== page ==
The regulations were finalized in October 2016, but were eligible for rollback via the Congressional Review Act, a 1996 law that allows Congress to express its disapproval of new, major regulations.
The Trump-appointed chairman of the FCC, Ajit Pai, is a critic of the broadband privacy rules and has said he wants to roll them back. "He also added that those flawed privacy rules adopted in last October, which never went into effect, were created to benefit one group of favoured companies, not online consumers", reported CNBC.
Pai is alluding to the notion that companies like Google and Facebook have the ability to sell people's personal data to advertisers, while the clarity and degree of consent is sometimes dubious.
The Trump Government is again in the news; and this time for signing a resolution that kills FCC privacy rules.
Many other states are expected to follow in suit in pushing other pieces of legislature to protect their internet privacy including employees, students and tenants.
In response to the news, several big names, including Comcast, AT&T, and Verizon, have come forward in recent days to assure users that they do not sell their customers' web browsing histories, and have no plans to start now.
AOL and Yahoo to merge into new firm called Oath
I will get deets on all the other Mayer execs, who have not exactly covered themselves in glory at Yahoo over the last fews years. Yahoo announced in September that hackers in 2014 stole personal data from more than 500 million of its user accounts.
Cable and wireless companies (and their respective lobbyists) opposed these rules, claiming it was unfair for the FCC to provide one set of regulations for broadband providers and another for online content companies (like Google, Amazon, and Netflix).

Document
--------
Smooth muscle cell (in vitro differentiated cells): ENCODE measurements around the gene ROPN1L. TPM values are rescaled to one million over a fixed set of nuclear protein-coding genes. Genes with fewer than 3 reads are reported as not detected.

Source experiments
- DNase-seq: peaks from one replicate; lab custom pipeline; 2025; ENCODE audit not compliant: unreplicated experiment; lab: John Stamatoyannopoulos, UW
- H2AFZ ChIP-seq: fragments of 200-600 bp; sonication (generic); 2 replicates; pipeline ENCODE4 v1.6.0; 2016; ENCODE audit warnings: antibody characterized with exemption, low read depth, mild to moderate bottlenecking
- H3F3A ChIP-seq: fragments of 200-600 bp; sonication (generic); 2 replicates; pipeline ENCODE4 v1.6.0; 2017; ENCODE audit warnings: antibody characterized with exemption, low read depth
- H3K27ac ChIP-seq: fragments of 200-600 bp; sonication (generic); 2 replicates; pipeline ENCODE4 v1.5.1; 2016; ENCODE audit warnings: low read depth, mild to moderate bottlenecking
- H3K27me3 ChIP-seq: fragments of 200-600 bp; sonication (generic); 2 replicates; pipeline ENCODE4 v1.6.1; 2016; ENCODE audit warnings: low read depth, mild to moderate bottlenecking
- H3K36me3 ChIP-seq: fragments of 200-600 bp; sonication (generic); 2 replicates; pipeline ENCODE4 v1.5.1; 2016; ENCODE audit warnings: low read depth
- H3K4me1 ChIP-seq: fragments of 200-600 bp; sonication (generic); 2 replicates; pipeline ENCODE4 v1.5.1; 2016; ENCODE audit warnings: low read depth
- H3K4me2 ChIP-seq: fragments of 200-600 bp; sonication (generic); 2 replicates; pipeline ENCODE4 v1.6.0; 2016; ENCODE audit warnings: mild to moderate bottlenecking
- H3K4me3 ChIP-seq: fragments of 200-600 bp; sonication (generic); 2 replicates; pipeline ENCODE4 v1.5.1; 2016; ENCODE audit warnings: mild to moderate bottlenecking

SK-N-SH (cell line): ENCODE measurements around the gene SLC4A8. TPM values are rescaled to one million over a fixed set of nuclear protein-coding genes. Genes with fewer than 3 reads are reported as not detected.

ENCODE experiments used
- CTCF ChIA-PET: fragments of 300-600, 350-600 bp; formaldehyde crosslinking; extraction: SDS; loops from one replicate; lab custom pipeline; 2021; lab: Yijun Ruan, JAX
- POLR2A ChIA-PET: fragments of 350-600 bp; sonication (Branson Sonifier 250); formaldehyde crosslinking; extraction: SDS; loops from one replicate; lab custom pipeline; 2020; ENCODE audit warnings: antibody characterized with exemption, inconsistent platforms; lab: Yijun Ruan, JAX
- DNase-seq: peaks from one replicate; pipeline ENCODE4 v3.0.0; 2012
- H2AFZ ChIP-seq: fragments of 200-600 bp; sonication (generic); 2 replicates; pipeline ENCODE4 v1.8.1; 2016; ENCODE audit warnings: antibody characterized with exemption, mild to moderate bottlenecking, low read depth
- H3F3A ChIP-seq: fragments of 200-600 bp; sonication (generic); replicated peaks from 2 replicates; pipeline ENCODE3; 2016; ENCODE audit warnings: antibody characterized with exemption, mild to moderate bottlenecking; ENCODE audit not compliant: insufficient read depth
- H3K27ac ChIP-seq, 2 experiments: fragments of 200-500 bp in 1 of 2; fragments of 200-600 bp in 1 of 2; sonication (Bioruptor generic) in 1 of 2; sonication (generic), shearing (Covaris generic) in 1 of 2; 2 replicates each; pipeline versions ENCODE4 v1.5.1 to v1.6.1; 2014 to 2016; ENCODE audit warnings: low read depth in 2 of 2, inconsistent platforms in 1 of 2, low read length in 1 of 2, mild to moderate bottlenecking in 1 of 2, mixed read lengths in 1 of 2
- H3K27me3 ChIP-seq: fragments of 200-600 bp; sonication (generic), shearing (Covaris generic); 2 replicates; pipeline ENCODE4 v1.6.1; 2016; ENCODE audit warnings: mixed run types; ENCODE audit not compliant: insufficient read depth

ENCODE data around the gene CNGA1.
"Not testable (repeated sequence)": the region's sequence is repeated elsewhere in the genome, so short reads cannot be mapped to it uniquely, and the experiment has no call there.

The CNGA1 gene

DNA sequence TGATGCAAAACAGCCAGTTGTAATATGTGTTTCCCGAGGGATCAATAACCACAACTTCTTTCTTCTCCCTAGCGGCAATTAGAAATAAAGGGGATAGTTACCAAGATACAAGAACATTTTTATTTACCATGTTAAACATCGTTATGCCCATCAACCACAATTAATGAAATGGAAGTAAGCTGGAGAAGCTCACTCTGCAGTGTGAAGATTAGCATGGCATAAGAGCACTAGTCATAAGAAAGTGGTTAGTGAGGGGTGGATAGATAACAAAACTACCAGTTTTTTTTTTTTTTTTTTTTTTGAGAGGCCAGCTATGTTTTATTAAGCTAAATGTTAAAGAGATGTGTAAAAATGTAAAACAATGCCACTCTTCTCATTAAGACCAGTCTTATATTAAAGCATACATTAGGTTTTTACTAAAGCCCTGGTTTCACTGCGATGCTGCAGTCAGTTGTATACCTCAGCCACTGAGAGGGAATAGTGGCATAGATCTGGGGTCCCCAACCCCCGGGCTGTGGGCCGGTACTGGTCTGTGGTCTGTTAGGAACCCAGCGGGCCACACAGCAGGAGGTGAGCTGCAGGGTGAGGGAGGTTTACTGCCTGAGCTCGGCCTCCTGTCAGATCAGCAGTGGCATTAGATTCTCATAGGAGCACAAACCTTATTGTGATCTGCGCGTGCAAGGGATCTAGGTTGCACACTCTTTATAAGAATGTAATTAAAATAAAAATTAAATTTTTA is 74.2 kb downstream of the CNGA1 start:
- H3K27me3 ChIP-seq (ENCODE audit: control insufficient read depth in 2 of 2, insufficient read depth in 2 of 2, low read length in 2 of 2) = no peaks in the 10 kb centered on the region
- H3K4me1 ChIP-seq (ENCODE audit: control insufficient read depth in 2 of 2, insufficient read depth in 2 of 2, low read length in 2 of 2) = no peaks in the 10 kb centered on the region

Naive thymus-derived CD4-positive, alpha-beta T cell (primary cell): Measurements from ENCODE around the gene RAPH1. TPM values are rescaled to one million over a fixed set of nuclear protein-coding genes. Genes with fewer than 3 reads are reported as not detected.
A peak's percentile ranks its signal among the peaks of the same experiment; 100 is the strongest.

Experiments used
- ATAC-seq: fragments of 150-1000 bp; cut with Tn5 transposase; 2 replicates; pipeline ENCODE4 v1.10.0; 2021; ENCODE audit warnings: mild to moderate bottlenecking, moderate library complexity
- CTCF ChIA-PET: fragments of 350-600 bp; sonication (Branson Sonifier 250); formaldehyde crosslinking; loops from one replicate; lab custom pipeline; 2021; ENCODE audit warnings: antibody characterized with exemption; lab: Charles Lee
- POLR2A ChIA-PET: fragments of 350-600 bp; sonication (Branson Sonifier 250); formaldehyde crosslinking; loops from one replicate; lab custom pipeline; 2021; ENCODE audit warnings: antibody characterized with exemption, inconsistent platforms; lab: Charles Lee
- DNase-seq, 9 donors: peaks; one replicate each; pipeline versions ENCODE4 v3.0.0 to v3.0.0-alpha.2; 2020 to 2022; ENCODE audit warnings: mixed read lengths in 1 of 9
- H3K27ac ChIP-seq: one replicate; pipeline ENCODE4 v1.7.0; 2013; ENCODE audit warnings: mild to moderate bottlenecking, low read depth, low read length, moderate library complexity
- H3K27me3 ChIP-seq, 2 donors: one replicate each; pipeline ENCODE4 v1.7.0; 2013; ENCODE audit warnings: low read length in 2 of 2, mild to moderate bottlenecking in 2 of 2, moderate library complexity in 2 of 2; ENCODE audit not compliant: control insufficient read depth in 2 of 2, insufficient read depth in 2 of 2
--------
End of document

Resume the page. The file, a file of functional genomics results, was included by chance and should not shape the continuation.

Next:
Some telecom companies, however, insisted they would protect consumers' personal information anyway - and chalked doubts up to their opponents. In this case, they complained that under the FCC regulation, internet service providers did not have to ask their users for permission before tracking the sites they visit, while other tech firms did have to ask for explicit permission to use their customers' data.
U.S. Rep. Elise M. Stefanik, R-Willsboro, was one of just 15 House Republicans to vote against the resolution. These companies, known as Internet Service Providers, would be able to monitor what their customers view online, where they shop and what they purchase, even what shows and movies they streamed online.
In his own blog post, Bob Quinn, AT&T senior executive vice president of external and legislative affairs, stressed that customers will continue to be protected under the company's privacy policies once Trump signs the bill into law.
"In order to deliver that consistent and comprehensive protection, the Federal Communications Commission will be working with the Federal Trade Commission to restore the FTC's authority to police internet service providers' privacy practices", he continued.
We've spoken up, and many lawmakers got the message that privacy is important to their constituents.